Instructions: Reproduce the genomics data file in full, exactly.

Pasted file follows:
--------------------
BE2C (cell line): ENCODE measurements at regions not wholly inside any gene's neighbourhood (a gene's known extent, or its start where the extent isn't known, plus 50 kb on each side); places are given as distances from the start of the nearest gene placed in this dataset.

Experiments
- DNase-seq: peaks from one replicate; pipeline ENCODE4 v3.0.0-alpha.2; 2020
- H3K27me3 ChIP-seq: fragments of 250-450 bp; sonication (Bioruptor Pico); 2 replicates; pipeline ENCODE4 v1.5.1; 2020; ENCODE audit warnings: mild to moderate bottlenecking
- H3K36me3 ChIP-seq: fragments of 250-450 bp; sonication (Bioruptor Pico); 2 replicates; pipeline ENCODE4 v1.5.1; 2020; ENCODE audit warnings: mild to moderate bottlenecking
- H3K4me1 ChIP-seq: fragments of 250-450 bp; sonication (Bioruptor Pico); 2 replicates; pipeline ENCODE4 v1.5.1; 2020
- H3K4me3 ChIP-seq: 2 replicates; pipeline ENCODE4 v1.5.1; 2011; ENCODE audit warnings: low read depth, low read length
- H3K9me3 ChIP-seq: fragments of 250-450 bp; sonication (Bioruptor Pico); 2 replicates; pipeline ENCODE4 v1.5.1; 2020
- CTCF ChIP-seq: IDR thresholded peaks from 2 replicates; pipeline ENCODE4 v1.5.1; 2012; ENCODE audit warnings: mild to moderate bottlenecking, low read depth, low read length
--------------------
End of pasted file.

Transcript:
BE2C (cell line): ENCODE measurements at regions not wholly inside any gene's neighbourhood (a gene's known extent, or its start where the extent isn't known, plus 50 kb on each side); places are given as distances from the start of the nearest gene placed in this dataset.

Experiments
- DNase-seq: peaks from one replicate; pipeline ENCODE4 v3.0.0-alpha.2; 2020
- H3K27me3 ChIP-seq: fragments of 250-450 bp; sonication (Bioruptor Pico); 2 replicates; pipeline ENCODE4 v1.5.1; 2020; ENCODE audit warnings: mild to moderate bottlenecking
- H3K36me3 ChIP-seq: fragments of 250-450 bp; sonication (Bioruptor Pico); 2 replicates; pipeline ENCODE4 v1.5.1; 2020; ENCODE audit warnings: mild to moderate bottlenecking
- H3K4me1 ChIP-seq: fragments of 250-450 bp; sonication (Bioruptor Pico); 2 replicates; pipeline ENCODE4 v1.5.1; 2020
- H3K4me3 ChIP-seq: 2 replicates; pipeline ENCODE4 v1.5.1; 2011; ENCODE audit warnings: low read depth, low read length
- H3K9me3 ChIP-seq: fragments of 250-450 bp; sonication (Bioruptor Pico); 2 replicates; pipeline ENCODE4 v1.5.1; 2020
- CTCF ChIP-seq: IDR thresholded peaks from 2 replicates; pipeline ENCODE4 v1.5.1; 2012; ENCODE audit warnings: mild to moderate bottlenecking, low read depth, low read length